The Government has backed down on a key detail of its KiwiBuild policy.

But Minister of Housing Phil Twyford has defended the Government's decision, saying it "strikes the right balance."

When Labour launched its KiwiBuild policy in 2016, one of the conditions of selling a KiwiBuild home was any capital gain made on the property, sold within five years, would be handed over to the Government.

For example, if a KiwiBuild home was bought for $550,000 and sold for $600,000 within five years then the $50,000 capital gain would have to be returned to the Government.

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But speaking to media this afternoon, Twyford said the Government had changed the rules.

Now, instead of handing over the whole capital gain after selling a KiwiBuild home, a seller would only have to give the Government back 30 per cent.

And Twyford has reduced the minimum selling time sellers would be penalised for unloading a KiwiBuild home from five years, to three.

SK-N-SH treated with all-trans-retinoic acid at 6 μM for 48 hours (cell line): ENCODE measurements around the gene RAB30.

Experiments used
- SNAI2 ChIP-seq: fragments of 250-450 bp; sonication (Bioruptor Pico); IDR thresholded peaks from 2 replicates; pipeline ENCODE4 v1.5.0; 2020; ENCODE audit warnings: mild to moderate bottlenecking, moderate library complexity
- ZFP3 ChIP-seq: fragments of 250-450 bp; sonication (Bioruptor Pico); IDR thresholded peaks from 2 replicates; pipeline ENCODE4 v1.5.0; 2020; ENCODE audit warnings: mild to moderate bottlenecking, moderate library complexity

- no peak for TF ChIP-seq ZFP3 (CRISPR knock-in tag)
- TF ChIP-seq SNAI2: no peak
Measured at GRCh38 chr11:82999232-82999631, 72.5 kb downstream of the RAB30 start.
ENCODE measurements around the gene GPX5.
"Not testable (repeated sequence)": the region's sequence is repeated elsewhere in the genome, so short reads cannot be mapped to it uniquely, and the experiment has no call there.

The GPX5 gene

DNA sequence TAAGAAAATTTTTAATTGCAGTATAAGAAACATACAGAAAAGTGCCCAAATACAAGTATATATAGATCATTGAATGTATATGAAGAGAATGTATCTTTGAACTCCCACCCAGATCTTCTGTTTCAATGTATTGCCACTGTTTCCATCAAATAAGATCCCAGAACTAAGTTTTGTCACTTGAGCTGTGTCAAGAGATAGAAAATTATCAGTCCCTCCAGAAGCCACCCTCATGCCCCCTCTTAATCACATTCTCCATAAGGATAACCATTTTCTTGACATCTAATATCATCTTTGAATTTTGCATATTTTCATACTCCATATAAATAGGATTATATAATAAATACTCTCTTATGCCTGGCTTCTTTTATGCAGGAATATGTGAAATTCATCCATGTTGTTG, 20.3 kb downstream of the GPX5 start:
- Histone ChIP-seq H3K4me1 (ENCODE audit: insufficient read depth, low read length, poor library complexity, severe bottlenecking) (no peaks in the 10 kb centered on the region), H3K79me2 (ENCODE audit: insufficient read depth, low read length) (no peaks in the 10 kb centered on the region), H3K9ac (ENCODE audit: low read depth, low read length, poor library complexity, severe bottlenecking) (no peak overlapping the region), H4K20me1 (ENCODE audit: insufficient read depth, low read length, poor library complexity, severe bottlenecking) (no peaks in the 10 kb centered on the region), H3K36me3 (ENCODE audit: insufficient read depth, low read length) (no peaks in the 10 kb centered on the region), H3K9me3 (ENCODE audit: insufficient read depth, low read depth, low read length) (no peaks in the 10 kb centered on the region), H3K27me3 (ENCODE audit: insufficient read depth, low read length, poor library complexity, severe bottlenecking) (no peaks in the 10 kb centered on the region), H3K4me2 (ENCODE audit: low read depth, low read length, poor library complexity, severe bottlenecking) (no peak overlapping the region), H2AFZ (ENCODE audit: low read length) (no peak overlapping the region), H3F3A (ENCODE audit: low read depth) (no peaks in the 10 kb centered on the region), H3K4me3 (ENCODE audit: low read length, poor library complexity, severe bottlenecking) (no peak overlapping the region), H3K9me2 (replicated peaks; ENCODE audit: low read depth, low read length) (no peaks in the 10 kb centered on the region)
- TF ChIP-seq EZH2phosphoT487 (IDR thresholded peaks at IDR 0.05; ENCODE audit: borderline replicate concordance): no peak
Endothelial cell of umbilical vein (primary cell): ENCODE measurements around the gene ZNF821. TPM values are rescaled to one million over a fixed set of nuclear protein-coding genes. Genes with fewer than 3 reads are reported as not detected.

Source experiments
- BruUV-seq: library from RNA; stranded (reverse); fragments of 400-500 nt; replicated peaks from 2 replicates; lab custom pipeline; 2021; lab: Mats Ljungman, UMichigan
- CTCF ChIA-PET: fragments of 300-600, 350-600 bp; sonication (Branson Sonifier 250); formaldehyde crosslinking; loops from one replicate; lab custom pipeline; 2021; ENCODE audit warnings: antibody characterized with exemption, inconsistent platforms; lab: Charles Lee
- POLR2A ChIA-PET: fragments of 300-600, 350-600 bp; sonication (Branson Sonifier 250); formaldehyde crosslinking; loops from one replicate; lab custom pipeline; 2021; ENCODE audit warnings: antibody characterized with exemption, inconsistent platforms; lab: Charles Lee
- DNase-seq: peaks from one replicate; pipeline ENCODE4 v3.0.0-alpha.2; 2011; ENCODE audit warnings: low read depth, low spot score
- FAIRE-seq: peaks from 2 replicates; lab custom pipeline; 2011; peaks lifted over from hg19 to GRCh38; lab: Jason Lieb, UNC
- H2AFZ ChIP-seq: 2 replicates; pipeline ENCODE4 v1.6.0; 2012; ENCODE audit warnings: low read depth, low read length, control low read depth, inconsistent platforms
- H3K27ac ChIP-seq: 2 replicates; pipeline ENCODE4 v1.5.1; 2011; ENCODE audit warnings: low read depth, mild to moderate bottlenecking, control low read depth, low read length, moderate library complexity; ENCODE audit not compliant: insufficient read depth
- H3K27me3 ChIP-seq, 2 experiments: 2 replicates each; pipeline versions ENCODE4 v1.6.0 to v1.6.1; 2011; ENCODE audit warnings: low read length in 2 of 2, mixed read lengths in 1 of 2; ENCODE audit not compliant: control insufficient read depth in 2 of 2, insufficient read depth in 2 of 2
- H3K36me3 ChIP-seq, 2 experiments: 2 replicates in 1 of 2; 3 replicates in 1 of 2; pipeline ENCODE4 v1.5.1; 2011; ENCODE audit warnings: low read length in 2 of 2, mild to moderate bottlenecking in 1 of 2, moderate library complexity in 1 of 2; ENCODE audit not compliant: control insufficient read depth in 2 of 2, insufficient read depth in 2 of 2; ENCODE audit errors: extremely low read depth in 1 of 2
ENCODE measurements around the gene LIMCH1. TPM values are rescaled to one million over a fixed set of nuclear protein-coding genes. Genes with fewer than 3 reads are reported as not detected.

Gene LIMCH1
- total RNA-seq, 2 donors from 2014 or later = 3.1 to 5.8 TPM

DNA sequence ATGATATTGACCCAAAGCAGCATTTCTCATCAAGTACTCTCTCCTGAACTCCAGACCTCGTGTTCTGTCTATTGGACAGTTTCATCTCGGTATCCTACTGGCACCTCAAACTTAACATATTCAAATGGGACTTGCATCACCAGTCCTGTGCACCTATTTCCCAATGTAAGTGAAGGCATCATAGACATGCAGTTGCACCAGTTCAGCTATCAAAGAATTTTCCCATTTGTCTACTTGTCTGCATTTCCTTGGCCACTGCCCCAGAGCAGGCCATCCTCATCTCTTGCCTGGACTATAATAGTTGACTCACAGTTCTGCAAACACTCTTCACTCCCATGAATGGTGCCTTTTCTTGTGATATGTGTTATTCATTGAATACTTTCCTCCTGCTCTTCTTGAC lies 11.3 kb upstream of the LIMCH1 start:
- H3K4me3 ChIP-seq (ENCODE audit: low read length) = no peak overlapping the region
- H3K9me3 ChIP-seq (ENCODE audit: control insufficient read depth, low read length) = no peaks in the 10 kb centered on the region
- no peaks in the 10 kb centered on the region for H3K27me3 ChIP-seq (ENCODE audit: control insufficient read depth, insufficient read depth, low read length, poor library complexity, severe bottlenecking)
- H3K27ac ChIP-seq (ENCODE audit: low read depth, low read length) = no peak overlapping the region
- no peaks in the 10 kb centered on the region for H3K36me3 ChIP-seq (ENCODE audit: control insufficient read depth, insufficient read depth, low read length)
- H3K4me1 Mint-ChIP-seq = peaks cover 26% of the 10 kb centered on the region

"If that contract is breached, and a buyer secretly sells that home, without the permission of the KiwiBuild Unit, in a case where the house has not been caveated, then they will be liable for contractual damages of up to 30 per cet of the capital gain," Twyford said.

"To require the owner forfeit the entire capital gain would be unfair in our view and would likely mean they would struggle to then go on and buy another home," he said.

"The Government chose the 30 per cent figure because KiwiBuild homes are not subsidised – they are sold for the market price of homes."

He said this "strikes the right balance."

He added that the original KiwiBuild policy was developed at a time when the housing market was overheating.

"[The policy was developed] at a time when we had seen overheated housing markets delivering 10 per cent, 15 per cent sometimes 25 per cent annual capital gains."

But Twyford said under this Government's policies, the housing market in Auckland has stabilised.

"House prices have gone up 1per cent in the last year. So the scenario of people making big, windfall gains is extremely unlikely to eventuate."

Twyford was at pains to point out a KiwiBuild buyer was "contractually prohibited" from selling that home for three years after purchase without the express permission of the KiwiBuild Unit.

If someone attempted to sell a KiwiBuild home within that three year period, officials could enforce rules to stop the seller from doing so.

But that still leaves a 70 per cent capital gain a seller could pocket.

Asked if this was not still a high enough incentive to break the rules, said he did not think so as the gains in house prices have stabilised over the past year.